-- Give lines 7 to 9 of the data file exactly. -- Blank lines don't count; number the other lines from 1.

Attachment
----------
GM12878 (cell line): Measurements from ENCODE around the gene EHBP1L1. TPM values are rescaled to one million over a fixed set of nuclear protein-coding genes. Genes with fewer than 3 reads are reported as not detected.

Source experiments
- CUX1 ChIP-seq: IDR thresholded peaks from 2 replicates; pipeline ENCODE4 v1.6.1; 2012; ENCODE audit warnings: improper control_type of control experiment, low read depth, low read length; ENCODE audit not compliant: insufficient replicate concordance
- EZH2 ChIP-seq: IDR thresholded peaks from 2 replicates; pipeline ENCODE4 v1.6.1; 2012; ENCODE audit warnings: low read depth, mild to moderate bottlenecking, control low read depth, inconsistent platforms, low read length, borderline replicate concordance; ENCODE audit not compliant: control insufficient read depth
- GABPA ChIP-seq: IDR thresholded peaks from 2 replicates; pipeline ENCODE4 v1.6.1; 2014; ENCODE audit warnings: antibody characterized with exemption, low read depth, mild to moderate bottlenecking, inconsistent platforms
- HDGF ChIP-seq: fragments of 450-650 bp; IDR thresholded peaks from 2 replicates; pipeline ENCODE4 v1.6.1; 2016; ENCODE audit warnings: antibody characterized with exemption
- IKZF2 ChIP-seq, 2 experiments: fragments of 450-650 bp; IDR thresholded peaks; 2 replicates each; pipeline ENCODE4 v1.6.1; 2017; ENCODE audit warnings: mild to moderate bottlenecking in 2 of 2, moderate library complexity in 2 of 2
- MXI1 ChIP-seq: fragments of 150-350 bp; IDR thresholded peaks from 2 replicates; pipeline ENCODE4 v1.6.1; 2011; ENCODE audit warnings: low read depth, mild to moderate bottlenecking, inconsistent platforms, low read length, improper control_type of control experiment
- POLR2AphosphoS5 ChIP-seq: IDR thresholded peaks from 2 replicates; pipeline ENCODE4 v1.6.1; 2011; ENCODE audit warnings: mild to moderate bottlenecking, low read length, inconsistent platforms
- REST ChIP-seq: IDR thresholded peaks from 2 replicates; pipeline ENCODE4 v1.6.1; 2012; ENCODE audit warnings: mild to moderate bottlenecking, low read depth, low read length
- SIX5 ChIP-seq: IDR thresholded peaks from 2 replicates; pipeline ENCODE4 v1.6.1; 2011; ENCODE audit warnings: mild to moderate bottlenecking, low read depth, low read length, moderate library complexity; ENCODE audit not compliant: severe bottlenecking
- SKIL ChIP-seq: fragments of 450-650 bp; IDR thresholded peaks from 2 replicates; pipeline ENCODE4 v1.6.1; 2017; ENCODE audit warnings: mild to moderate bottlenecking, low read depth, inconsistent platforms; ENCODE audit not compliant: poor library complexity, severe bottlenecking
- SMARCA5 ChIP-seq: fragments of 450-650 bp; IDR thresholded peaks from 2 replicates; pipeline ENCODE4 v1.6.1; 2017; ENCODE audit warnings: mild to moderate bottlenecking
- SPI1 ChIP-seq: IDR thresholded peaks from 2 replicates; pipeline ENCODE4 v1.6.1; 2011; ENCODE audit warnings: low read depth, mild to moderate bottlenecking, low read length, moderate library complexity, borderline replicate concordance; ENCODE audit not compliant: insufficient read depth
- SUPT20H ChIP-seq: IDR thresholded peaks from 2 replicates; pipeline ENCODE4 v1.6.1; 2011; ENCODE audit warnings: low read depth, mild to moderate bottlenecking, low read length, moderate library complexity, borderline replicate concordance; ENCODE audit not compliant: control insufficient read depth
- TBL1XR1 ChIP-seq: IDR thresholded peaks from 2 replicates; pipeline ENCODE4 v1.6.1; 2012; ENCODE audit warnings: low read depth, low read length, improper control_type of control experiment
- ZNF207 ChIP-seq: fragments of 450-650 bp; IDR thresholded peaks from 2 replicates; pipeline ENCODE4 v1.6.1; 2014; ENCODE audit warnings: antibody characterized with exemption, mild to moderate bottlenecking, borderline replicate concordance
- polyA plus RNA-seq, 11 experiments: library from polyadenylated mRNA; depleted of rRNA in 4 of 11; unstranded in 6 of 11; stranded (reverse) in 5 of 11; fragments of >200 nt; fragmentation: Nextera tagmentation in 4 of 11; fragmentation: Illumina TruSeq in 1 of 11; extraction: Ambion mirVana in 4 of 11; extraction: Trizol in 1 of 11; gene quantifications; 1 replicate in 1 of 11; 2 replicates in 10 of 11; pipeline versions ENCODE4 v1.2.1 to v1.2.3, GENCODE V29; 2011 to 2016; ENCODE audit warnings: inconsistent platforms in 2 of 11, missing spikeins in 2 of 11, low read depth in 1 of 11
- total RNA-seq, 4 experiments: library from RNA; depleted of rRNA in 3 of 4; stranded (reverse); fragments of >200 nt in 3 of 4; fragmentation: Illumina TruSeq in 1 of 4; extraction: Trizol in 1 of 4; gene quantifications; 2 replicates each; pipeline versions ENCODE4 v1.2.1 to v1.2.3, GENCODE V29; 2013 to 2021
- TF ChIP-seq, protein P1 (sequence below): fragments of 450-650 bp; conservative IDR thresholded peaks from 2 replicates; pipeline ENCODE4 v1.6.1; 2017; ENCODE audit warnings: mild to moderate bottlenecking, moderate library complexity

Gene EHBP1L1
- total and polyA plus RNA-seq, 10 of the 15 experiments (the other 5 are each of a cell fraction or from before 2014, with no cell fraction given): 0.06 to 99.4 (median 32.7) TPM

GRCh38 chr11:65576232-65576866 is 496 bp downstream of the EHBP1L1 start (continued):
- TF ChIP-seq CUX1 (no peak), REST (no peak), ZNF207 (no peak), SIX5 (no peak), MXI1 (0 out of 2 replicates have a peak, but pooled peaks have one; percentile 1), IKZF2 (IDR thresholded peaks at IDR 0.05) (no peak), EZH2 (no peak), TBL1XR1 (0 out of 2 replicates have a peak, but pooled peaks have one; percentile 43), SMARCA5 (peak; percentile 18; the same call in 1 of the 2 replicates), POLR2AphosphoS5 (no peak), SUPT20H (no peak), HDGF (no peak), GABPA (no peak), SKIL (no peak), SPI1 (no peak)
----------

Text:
- IKZF2 ChIP-seq, 2 experiments: fragments of 450-650 bp; IDR thresholded peaks; 2 replicates each; pipeline ENCODE4 v1.6.1; 2017; ENCODE audit warnings: mild to moderate bottlenecking in 2 of 2, moderate library complexity in 2 of 2
- MXI1 ChIP-seq: fragments of 150-350 bp; IDR thresholded peaks from 2 replicates; pipeline ENCODE4 v1.6.1; 2011; ENCODE audit warnings: low read depth, mild to moderate bottlenecking, inconsistent platforms, low read length, improper control_type of control experiment
- POLR2AphosphoS5 ChIP-seq: IDR thresholded peaks from 2 replicates; pipeline ENCODE4 v1.6.1; 2011; ENCODE audit warnings: mild to moderate bottlenecking, low read length, inconsistent platforms